Slash, the former lead guitarist for the rock band Guns n' Roses, is an icon of rock and roll. But it's not just because of his unforgettable guitar licks: His personal style has made him one of the most recognisable personalities in modern music. The signature element of his ensemble is his iconic top hat. By following a few steps, you can make one of your own.
Find and buy a top hat to serve as the base for your Slash hat. This is perhaps the most crucial step, because depending on the type of top hat you begin with, the rest of the project can either be very easy or very labour-intensive. Slash's actual top hat (pictured) is finished with black alligator skin. Actual alligator-skin top hats like this can be expensive and hard to find, but if you can find one, you're already more than halfway to your Slash hat, and you can skip to Step 9. If you cannot find a black alligator top hat, buy the sturdiest top hat you can find that closely matches the shape of the top hat shown.
Find and buy faux black alligator-skin fabric or vinyl if you need to modify the finish of your hat. This can be very difficult to find, but one reliable source of faux alligator skin is auto-upholstery wholesalers. (See Resources). You might also be able to find it at large- and speciality-fabric stores.
Lay a piece of alligator fabric upside down on a flat surface. Lay the top hat upside down on the fabric and trace around the top of the hat with a pencil. Use sharp scissors to cut this shape out of the fabric to make the piece for the top of the hat.
Wrap a piece of alligator fabric around the vertical sides of the top of the hat. Make sure the piece you choose is at least as tall as the top of the hat and at least as long as the circumference of the top of the hat. Pull the piece of fabric tight around the top of the hat and hold it flush against the brim at the bottom. Hold the fabric in place with one hand while cutting the excess off the top with scissors in the other hand. Make the cut even with the top of the hat. Then make a cut down the side, cutting off any excess length so the fabric will not overlap itself. This piece will cover the sides of the top of the hat.
Lay a piece of scrap fabric upside down on a flat surface and lay the top hat upside down on it. Trace around the top of the hat again. Then remove the hat and cut out the circle, but cut a circle that is just slightly smaller all the way around than the one you traced.
Push the top of the top hat through this circle. If the circle is too small for the top of the hat to fit through, trim it slightly with scissors and try again. When the top of the hat fits through the piece of scrap fabric, push the fabric all the way down to the brim. Use a razor blade to carefully trim away any excess scrap fabric that is scrunched up around the top of the hat or that is running up the side of the hat; the goal is to create an accurate pattern for the outside and inside circumferences of the brim. Once the adjustments have been made to the inside circle, carefully trim off all the excess around the outside of the brim using scissors.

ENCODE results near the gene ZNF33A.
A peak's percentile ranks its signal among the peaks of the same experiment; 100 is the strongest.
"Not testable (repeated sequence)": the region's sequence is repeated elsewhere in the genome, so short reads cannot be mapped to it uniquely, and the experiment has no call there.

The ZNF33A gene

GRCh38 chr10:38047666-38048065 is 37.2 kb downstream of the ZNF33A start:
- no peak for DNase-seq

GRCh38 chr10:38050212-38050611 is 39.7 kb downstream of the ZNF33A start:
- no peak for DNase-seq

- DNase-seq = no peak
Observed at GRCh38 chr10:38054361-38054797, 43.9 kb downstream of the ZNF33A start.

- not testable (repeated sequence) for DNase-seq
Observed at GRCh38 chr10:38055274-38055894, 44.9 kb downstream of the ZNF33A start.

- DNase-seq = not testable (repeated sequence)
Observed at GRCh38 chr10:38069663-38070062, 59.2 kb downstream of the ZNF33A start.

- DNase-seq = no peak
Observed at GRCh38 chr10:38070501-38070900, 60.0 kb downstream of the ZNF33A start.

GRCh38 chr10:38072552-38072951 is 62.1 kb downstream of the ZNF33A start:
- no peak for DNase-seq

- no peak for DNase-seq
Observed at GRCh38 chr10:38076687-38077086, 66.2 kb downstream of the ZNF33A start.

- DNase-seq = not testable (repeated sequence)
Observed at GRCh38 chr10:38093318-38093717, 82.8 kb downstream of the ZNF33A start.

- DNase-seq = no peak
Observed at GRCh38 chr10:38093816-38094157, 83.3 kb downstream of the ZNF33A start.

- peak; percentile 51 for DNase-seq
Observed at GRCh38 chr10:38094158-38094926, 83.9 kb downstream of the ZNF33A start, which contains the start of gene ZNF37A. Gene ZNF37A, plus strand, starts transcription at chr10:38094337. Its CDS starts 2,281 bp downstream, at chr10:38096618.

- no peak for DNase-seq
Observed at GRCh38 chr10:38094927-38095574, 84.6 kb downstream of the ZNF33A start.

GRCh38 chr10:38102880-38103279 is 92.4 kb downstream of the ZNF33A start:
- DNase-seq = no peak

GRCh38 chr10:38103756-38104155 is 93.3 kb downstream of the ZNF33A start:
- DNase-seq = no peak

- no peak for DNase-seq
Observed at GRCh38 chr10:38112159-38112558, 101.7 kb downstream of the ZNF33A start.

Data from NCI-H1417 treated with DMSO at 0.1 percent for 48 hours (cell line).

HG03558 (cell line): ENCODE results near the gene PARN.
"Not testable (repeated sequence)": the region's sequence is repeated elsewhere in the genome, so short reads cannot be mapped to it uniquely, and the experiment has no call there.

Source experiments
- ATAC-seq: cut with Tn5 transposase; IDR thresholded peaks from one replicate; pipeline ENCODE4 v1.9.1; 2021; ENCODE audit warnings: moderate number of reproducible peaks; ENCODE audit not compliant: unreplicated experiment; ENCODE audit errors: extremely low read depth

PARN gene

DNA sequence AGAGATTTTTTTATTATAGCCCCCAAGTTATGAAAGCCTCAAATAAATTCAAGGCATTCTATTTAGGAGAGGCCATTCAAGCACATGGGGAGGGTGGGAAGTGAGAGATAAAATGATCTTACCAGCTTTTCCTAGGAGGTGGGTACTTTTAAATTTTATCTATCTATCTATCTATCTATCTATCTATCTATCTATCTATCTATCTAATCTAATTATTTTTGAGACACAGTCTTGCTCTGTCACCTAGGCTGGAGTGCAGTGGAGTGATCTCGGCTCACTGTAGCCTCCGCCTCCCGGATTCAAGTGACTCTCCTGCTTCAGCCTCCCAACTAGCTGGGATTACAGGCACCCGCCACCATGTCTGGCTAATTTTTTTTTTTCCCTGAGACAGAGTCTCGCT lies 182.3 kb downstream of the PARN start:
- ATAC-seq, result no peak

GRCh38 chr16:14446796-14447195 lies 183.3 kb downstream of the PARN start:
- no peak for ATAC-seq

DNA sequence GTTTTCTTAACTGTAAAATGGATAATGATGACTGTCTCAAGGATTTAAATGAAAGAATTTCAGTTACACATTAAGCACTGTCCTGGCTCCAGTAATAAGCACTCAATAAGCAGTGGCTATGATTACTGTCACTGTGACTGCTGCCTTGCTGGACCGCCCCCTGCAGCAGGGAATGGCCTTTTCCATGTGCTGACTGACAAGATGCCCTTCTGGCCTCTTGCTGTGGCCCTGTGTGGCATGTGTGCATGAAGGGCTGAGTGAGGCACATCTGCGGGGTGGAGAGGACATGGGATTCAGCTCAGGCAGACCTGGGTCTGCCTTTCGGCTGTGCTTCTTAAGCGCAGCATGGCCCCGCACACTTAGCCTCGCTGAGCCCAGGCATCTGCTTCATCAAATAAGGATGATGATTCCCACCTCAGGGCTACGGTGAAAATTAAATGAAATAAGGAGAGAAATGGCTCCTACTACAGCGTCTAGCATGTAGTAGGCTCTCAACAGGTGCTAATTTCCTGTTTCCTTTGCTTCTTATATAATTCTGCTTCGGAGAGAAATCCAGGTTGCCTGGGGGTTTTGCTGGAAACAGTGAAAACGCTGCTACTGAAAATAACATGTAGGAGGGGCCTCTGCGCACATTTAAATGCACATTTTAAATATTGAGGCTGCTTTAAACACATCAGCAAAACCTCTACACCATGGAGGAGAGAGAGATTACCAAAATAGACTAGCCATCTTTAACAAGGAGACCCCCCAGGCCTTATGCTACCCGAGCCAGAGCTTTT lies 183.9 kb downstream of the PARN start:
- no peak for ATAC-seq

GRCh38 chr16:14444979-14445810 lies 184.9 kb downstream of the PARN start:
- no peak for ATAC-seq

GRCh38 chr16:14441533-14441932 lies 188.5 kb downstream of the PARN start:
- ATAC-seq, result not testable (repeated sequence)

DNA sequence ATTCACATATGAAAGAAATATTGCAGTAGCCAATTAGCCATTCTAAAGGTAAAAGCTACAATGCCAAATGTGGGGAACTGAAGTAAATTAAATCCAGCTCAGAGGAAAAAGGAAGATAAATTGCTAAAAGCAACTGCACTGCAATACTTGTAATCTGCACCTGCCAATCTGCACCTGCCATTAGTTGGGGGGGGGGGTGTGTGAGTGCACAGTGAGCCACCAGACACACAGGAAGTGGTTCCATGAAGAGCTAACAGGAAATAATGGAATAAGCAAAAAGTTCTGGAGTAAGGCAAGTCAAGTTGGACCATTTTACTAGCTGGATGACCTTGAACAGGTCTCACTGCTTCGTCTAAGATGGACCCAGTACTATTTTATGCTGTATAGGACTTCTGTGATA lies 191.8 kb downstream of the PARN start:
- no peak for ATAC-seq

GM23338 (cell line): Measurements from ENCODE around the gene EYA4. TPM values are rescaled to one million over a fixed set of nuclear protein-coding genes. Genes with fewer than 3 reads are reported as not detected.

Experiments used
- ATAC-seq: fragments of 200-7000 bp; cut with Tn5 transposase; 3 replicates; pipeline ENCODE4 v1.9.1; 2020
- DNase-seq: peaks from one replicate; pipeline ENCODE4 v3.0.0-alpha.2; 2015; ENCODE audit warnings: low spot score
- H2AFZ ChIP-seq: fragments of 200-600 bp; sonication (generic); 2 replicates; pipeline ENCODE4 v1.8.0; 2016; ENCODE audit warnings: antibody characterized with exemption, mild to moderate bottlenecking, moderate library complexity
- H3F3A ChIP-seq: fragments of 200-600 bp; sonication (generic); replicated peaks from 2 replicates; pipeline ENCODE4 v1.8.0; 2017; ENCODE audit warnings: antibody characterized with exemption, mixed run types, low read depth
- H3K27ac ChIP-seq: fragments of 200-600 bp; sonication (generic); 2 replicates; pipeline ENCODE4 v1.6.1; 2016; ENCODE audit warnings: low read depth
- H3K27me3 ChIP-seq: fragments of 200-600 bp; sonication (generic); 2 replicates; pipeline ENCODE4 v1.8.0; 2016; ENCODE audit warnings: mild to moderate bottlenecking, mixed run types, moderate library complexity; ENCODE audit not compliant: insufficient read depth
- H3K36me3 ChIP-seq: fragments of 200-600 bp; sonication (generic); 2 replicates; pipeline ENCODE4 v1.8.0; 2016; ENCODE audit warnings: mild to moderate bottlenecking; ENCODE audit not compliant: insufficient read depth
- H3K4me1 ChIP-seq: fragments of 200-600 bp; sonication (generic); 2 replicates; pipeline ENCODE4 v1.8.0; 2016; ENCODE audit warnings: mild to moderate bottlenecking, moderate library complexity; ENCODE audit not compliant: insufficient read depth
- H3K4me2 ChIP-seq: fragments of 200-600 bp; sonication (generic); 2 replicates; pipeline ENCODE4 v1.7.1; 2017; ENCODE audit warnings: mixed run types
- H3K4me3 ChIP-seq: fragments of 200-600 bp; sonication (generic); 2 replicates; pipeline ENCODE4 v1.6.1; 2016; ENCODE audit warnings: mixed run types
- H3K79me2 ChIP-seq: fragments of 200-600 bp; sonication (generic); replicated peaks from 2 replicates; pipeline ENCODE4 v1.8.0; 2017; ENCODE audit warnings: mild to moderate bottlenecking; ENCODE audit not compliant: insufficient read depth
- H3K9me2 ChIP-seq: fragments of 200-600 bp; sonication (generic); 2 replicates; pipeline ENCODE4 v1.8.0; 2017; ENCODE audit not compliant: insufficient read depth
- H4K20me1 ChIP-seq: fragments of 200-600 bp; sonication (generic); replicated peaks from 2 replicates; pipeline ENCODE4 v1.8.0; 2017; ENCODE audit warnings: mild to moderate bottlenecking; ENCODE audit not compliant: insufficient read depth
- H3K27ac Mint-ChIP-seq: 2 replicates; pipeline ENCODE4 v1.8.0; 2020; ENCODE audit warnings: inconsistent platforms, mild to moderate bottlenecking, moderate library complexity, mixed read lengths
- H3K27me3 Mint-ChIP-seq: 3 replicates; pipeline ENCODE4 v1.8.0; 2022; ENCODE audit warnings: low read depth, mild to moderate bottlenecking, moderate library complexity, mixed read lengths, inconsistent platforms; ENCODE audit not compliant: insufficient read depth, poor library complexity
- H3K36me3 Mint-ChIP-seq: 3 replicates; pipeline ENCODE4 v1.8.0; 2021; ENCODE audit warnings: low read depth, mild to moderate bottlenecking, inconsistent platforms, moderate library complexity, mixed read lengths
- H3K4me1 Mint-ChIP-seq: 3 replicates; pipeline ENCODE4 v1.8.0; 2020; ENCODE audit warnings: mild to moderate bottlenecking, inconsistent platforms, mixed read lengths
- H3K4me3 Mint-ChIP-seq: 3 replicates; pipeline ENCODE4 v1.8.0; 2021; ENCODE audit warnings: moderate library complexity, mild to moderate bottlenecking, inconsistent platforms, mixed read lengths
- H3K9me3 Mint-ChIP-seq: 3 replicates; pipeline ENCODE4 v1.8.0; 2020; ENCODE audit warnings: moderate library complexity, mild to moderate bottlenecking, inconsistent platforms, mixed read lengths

Remove the scrap fabric, which should now be an accurate pattern for the brim of the hat. Lay down a piece of alligator fabric face on a flat surface and lay the scrap pattern on top. Trace around both circles of the pattern, then use a razor blade to carefully start cutting the inside circle out of the alligator fabric. Finish cutting out the inside circle with scissors, then cut around the outside circle. This piece will cover the brim of the hat.
Spread a light, zigzagging layer of fabric glue over the brim, then slide the brim-shaped piece of alligator fabric over the top of the hat and gently press it into place on the glue. Repeat this process for the sides of the top, making sure the seam is in the back of the hat. Finally, glue the top piece on in the same way. Allow all the glue to dry completely.
Find and buy a concho-style belt that closely resembles the one wrapped around the hat in the photo. The easiest way to find the closest match would be to shop online, but you can also find these belts in leather shops, Western fashion boutiques and silversmith shops.
Wrap the belt around the top of the hat, as depicted in the picture, and adjust it until it is right where you want it. Pinch the loose ends of the belt together tightly in the back of the hat, then use a sharp knife to make notches in the leather where they meet.
Use heavy-duty scissors designed for cutting leather to cut the excess length from either or both ends of the belt, using the notches you made in the last step as your guide.
Spread a zigzagging layer of fabric glue over the back of the belt and carefully press it into place just above the brim of the hat. Make any slight adjustments quickly while the glue is still wet, then hold it into place while it dries.
Wear and enjoy your Slash hat. For the most realistic effect, wear it over a long, black, curly wig, and top off the look with sunglasses and a cigarette.
Thrift stores and consignment shops are great places to look for cheap, old, sturdy top hats--and concho belts, too.
Keep a damp paper towel handy when gluing if you're afraid you might drip it onto the alligator fabric. Fabric glue wipes up quickly and easily with a damp cloth when still wet, but can be very hard to remove after it is dry.